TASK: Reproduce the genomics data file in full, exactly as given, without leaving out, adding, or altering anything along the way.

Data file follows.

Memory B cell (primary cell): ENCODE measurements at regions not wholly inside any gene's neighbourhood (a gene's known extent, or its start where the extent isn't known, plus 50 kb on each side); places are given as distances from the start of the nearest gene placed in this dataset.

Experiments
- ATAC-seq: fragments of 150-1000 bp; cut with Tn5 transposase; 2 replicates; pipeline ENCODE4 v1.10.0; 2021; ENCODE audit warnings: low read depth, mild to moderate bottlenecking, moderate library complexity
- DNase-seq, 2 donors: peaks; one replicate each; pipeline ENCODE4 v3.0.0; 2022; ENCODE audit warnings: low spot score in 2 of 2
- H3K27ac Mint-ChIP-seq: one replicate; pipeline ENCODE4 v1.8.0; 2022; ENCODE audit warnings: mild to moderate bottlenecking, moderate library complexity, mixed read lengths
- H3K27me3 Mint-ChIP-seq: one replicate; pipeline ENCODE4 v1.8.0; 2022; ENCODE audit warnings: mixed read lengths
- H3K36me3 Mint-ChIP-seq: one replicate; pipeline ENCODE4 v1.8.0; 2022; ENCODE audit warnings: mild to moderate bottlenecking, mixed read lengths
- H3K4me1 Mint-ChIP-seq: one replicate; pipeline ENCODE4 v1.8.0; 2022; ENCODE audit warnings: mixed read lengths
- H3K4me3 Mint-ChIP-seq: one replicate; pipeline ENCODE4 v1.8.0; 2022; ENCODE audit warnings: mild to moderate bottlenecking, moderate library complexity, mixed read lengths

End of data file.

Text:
Memory B cell (primary cell): ENCODE measurements at regions not wholly inside any gene's neighbourhood (a gene's known extent, or its start where the extent isn't known, plus 50 kb on each side); places are given as distances from the start of the nearest gene placed in this dataset.

Experiments
- ATAC-seq: fragments of 150-1000 bp; cut with Tn5 transposase; 2 replicates; pipeline ENCODE4 v1.10.0; 2021; ENCODE audit warnings: low read depth, mild to moderate bottlenecking, moderate library complexity
- DNase-seq, 2 donors: peaks; one replicate each; pipeline ENCODE4 v3.0.0; 2022; ENCODE audit warnings: low spot score in 2 of 2
- H3K27ac Mint-ChIP-seq: one replicate; pipeline ENCODE4 v1.8.0; 2022; ENCODE audit warnings: mild to moderate bottlenecking, moderate library complexity, mixed read lengths
- H3K27me3 Mint-ChIP-seq: one replicate; pipeline ENCODE4 v1.8.0; 2022; ENCODE audit warnings: mixed read lengths
- H3K36me3 Mint-ChIP-seq: one replicate; pipeline ENCODE4 v1.8.0; 2022; ENCODE audit warnings: mild to moderate bottlenecking, mixed read lengths
- H3K4me1 Mint-ChIP-seq: one replicate; pipeline ENCODE4 v1.8.0; 2022; ENCODE audit warnings: mixed read lengths
- H3K4me3 Mint-ChIP-seq: one replicate; pipeline ENCODE4 v1.8.0; 2022; ENCODE audit warnings: mild to moderate bottlenecking, moderate library complexity, mixed read lengths